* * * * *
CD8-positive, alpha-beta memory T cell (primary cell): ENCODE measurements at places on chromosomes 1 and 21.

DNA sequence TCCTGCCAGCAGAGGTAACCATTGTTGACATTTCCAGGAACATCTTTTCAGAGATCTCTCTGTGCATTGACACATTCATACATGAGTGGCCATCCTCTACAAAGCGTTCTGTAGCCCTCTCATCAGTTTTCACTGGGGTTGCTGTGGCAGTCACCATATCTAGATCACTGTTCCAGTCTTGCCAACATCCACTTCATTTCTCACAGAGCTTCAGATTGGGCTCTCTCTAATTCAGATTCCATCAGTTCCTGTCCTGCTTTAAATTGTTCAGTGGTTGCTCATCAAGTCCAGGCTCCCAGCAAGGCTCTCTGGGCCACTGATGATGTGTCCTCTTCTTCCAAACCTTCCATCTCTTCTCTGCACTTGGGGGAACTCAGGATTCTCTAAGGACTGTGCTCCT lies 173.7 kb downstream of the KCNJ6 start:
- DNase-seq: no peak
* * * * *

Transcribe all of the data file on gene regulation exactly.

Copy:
CD8-positive, alpha-beta memory T cell (primary cell): ENCODE measurements at places on chromosomes 1 and 21.

DNA sequence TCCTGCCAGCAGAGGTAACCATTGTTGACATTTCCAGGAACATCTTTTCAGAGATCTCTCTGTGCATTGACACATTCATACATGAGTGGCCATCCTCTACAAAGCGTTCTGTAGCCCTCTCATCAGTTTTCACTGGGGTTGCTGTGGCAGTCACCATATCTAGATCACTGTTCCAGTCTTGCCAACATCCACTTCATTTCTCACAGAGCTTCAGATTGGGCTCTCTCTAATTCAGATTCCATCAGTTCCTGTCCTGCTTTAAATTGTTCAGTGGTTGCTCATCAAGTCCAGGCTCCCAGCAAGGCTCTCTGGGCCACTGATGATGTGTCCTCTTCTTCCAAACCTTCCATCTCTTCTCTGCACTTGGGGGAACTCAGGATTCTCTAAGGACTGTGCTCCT lies 173.7 kb downstream of the KCNJ6 start:
- DNase-seq: no peak